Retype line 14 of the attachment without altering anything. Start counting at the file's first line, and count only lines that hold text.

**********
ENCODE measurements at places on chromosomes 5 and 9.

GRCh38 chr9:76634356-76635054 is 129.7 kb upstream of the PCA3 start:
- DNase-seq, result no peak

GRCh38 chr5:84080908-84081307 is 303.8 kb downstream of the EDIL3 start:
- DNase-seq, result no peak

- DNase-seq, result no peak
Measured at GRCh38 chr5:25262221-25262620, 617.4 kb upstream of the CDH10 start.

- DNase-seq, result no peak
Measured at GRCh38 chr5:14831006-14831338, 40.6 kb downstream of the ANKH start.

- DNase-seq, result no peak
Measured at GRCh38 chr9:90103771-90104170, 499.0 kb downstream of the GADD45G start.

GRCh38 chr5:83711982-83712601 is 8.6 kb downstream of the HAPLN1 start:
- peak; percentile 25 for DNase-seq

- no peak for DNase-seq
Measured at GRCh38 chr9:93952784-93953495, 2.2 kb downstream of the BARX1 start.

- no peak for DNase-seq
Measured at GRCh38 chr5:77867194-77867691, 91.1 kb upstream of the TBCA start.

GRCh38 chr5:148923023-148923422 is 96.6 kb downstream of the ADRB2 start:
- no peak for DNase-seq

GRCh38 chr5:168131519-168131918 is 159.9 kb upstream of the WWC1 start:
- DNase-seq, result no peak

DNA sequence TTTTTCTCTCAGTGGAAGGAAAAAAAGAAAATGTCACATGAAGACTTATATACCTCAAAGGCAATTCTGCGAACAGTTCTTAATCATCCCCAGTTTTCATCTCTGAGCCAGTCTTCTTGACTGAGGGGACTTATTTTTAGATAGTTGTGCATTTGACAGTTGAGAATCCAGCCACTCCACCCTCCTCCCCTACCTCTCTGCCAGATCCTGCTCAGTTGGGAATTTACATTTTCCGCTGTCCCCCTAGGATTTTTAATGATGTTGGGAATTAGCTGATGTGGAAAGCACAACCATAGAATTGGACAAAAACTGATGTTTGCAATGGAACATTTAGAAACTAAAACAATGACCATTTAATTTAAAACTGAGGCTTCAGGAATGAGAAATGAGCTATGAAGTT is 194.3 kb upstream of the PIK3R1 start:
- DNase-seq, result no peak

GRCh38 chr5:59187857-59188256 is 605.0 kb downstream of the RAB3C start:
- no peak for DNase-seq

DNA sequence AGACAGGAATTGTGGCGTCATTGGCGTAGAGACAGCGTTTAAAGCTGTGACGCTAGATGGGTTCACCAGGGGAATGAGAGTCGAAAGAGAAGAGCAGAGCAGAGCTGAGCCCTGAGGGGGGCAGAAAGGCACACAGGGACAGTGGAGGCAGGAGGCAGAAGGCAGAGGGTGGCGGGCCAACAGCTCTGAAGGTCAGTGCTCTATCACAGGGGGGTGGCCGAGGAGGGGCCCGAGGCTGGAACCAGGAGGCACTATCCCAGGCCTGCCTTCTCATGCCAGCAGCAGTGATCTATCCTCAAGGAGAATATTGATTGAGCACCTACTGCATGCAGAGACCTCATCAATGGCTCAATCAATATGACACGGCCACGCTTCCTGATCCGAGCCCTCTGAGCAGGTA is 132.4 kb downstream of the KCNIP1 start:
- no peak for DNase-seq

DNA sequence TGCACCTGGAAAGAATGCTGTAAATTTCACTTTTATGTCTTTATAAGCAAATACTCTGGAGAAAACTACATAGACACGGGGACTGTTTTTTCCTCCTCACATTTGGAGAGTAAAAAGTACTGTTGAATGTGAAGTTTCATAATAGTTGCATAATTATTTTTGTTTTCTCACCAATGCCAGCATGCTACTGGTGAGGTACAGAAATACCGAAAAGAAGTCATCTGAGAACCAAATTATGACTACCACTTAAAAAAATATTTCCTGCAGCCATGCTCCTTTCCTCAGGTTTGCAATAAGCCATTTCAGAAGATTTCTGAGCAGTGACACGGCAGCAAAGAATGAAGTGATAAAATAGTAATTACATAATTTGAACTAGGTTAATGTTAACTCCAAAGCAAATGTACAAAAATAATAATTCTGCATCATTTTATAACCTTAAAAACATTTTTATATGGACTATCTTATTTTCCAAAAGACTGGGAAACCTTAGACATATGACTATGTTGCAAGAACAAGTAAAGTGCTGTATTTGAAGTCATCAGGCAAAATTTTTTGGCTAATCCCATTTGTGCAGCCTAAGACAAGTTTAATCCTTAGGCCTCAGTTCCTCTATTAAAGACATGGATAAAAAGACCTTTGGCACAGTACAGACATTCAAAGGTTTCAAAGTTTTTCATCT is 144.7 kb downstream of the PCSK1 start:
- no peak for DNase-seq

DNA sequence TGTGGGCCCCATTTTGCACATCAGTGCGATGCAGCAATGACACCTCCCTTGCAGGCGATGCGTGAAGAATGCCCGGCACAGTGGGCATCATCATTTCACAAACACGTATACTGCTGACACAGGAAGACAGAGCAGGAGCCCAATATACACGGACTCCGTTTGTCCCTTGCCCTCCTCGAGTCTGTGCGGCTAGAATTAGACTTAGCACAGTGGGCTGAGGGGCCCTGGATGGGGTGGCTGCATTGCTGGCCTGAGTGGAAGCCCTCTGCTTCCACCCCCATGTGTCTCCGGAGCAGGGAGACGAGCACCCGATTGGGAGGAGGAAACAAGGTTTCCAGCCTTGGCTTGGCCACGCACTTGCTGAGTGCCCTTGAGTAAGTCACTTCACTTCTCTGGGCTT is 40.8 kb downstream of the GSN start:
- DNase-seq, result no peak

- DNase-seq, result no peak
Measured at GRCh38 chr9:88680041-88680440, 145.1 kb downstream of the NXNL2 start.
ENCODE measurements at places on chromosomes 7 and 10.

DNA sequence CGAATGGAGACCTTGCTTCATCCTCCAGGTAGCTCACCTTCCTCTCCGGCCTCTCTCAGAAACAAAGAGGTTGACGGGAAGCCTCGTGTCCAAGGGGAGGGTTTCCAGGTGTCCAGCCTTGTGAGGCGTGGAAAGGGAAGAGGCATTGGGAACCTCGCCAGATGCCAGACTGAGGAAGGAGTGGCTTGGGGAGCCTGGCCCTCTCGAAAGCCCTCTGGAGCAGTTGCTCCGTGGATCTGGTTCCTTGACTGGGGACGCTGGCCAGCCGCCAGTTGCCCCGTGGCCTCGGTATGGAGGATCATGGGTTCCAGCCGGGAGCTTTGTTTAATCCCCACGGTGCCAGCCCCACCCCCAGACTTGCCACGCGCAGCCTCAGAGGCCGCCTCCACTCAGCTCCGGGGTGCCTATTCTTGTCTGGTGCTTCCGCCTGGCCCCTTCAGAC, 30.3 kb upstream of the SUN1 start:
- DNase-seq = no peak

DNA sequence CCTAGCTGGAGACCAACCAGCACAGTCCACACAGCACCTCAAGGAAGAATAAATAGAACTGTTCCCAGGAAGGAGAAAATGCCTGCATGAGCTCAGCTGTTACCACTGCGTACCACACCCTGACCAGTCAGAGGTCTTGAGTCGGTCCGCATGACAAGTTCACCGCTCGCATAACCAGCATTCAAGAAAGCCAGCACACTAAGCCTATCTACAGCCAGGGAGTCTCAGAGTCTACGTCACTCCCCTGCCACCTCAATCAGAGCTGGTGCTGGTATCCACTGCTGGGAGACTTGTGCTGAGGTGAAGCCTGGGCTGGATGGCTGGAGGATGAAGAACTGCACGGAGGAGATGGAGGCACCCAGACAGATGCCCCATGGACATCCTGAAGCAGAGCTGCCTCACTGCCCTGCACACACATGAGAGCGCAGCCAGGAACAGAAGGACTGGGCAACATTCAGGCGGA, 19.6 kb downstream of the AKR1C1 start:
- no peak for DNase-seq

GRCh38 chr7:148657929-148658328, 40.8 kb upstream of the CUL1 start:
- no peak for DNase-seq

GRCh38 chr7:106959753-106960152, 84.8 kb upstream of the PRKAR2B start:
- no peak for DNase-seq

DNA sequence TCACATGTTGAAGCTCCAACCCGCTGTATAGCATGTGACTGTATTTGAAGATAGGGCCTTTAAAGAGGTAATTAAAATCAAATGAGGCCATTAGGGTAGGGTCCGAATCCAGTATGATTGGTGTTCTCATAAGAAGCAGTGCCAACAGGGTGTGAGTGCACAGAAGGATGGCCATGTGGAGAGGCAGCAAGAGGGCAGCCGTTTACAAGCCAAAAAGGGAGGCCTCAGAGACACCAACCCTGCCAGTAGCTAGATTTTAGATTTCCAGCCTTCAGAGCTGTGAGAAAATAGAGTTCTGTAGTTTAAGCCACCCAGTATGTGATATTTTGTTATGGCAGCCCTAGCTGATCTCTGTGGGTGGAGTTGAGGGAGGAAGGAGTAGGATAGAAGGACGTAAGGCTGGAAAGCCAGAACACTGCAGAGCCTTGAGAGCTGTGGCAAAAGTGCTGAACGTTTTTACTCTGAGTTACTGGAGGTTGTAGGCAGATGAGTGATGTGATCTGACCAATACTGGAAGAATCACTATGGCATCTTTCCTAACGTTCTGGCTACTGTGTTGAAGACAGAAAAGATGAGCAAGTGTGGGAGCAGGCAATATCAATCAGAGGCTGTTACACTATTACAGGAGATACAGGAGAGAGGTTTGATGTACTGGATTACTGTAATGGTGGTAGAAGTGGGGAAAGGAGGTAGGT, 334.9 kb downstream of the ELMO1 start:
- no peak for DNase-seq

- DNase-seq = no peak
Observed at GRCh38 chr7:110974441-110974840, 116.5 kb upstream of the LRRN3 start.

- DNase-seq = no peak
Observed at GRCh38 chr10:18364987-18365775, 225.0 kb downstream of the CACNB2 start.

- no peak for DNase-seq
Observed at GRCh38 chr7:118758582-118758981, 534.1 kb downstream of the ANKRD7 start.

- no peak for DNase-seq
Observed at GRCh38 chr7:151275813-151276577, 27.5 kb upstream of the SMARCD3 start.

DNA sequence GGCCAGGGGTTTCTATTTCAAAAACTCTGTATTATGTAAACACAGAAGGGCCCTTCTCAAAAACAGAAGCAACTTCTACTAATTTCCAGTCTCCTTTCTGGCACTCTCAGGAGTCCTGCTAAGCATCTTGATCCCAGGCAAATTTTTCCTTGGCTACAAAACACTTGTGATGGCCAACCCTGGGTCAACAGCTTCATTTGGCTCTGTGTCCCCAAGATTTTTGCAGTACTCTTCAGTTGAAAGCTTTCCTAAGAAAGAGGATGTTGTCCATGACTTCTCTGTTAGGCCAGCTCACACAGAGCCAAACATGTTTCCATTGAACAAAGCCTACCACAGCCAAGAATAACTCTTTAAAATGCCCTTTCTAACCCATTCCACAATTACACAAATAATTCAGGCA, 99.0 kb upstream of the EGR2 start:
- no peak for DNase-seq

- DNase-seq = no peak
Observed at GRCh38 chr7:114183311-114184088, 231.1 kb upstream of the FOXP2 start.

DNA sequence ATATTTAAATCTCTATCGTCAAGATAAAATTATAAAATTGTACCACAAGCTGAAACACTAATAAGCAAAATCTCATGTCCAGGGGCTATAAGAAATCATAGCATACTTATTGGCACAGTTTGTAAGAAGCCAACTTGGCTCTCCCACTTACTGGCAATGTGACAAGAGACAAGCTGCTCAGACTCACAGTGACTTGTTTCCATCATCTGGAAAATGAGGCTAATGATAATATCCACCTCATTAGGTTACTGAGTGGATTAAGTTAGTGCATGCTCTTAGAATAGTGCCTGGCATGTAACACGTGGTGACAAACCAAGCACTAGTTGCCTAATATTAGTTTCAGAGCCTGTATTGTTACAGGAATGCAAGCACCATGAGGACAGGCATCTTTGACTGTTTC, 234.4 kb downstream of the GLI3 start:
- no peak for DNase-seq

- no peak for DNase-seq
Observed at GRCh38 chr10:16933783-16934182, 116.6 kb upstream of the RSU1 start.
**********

- no peak for DNase-seq